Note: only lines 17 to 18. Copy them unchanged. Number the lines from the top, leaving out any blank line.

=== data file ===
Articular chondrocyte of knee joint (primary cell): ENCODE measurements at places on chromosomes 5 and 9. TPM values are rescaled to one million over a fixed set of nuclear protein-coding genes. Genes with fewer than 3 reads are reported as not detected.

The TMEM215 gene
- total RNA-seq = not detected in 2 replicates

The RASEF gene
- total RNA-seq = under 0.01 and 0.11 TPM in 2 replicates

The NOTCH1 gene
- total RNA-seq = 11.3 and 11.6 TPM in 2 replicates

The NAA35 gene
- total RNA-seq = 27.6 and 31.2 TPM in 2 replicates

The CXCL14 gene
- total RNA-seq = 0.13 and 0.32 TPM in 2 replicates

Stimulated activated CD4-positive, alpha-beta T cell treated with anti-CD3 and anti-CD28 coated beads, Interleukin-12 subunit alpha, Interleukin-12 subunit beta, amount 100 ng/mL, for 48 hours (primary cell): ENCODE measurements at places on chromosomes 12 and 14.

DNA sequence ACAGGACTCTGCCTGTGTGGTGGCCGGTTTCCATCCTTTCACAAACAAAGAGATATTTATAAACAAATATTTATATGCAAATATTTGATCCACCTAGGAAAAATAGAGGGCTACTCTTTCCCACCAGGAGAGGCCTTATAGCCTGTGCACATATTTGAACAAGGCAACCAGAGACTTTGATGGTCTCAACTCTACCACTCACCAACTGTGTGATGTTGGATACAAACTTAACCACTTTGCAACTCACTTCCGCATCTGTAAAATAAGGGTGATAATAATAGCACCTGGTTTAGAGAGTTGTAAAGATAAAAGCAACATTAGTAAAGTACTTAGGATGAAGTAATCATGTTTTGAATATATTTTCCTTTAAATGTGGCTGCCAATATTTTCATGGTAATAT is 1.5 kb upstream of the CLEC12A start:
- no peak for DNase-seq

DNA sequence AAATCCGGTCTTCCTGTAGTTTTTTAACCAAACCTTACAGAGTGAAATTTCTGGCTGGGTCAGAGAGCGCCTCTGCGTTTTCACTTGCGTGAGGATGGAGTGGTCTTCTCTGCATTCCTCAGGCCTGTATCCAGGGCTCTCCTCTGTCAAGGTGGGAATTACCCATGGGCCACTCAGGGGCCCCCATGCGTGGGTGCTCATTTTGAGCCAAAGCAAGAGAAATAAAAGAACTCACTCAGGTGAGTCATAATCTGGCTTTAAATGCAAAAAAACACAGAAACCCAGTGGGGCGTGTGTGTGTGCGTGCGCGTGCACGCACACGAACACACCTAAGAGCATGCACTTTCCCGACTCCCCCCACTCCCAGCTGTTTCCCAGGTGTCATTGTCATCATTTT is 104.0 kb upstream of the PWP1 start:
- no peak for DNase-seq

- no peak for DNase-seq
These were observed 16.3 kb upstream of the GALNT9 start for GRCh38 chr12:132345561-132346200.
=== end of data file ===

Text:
- no peak for DNase-seq
These were observed 16.3 kb upstream of the GALNT9 start for GRCh38 chr12:132345561-132346200.